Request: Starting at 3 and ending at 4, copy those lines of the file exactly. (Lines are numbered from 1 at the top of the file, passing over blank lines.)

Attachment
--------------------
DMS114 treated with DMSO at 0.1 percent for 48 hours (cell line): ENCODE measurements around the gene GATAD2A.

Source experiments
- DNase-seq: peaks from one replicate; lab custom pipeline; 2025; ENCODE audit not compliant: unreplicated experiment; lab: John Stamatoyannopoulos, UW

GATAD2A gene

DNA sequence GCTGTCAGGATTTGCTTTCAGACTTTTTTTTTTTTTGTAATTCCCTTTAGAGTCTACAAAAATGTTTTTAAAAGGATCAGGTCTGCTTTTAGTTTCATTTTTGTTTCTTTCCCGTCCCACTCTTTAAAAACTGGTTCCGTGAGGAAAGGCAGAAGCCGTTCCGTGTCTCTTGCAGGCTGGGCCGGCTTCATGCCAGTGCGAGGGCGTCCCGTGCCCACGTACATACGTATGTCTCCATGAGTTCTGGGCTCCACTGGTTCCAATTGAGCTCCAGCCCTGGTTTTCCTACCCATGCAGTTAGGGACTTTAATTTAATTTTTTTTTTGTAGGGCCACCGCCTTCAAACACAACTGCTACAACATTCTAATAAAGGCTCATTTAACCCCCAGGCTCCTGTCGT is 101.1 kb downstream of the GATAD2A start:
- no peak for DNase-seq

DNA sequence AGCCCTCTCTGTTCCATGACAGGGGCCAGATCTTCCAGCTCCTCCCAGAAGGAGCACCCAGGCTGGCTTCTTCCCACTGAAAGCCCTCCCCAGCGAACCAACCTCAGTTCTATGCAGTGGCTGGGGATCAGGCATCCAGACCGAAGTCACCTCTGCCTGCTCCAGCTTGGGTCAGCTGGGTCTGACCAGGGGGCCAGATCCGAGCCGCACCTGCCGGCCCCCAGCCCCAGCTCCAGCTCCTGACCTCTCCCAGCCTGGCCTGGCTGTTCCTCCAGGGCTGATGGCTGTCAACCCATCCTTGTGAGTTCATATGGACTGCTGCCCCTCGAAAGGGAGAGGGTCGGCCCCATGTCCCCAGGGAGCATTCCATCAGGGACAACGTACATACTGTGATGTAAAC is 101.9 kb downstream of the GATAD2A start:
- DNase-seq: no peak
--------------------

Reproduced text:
- DNase-seq: peaks from one replicate; lab custom pipeline; 2025; ENCODE audit not compliant: unreplicated experiment; lab: John Stamatoyannopoulos, UW

GATAD2A gene